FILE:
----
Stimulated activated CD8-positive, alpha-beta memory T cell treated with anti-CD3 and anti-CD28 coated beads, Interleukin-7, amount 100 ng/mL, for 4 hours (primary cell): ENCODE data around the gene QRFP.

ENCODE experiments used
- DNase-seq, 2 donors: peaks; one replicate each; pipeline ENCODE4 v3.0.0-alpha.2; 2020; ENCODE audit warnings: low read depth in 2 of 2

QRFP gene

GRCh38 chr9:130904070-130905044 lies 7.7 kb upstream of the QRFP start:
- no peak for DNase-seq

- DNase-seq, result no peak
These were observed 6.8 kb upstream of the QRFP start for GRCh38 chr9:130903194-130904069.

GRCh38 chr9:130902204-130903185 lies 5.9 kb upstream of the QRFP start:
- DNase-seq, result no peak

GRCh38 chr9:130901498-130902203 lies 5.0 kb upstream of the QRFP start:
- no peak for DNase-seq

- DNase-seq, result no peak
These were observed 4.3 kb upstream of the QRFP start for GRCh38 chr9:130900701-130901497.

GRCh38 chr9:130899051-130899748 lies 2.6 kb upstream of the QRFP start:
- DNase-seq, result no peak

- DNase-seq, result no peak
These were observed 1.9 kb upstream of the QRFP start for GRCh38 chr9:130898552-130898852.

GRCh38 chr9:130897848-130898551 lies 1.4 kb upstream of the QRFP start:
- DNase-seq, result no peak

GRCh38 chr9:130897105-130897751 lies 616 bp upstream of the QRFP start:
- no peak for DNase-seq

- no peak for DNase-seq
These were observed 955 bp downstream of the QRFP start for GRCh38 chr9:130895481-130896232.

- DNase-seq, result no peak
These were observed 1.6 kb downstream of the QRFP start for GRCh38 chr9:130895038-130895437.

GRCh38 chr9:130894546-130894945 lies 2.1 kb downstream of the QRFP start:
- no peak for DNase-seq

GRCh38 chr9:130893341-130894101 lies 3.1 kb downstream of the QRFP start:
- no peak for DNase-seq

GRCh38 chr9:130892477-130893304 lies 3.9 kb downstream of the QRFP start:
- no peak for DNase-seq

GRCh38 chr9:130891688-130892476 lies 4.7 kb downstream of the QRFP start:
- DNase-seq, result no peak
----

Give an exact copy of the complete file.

Stimulated activated CD8-positive, alpha-beta memory T cell treated with anti-CD3 and anti-CD28 coated beads, Interleukin-7, amount 100 ng/mL, for 4 hours (primary cell): ENCODE data around the gene QRFP.

ENCODE experiments used
- DNase-seq, 2 donors: peaks; one replicate each; pipeline ENCODE4 v3.0.0-alpha.2; 2020; ENCODE audit warnings: low read depth in 2 of 2

QRFP gene

GRCh38 chr9:130904070-130905044 lies 7.7 kb upstream of the QRFP start:
- no peak for DNase-seq

- DNase-seq, result no peak
These were observed 6.8 kb upstream of the QRFP start for GRCh38 chr9:130903194-130904069.

GRCh38 chr9:130902204-130903185 lies 5.9 kb upstream of the QRFP start:
- DNase-seq, result no peak

GRCh38 chr9:130901498-130902203 lies 5.0 kb upstream of the QRFP start:
- no peak for DNase-seq

- DNase-seq, result no peak
These were observed 4.3 kb upstream of the QRFP start for GRCh38 chr9:130900701-130901497.

GRCh38 chr9:130899051-130899748 lies 2.6 kb upstream of the QRFP start:
- DNase-seq, result no peak

- DNase-seq, result no peak
These were observed 1.9 kb upstream of the QRFP start for GRCh38 chr9:130898552-130898852.

GRCh38 chr9:130897848-130898551 lies 1.4 kb upstream of the QRFP start:
- DNase-seq, result no peak

GRCh38 chr9:130897105-130897751 lies 616 bp upstream of the QRFP start:
- no peak for DNase-seq

- no peak for DNase-seq
These were observed 955 bp downstream of the QRFP start for GRCh38 chr9:130895481-130896232.

- DNase-seq, result no peak
These were observed 1.6 kb downstream of the QRFP start for GRCh38 chr9:130895038-130895437.

GRCh38 chr9:130894546-130894945 lies 2.1 kb downstream of the QRFP start:
- no peak for DNase-seq

GRCh38 chr9:130893341-130894101 lies 3.1 kb downstream of the QRFP start:
- no peak for DNase-seq

GRCh38 chr9:130892477-130893304 lies 3.9 kb downstream of the QRFP start:
- no peak for DNase-seq

GRCh38 chr9:130891688-130892476 lies 4.7 kb downstream of the QRFP start:
- DNase-seq, result no peak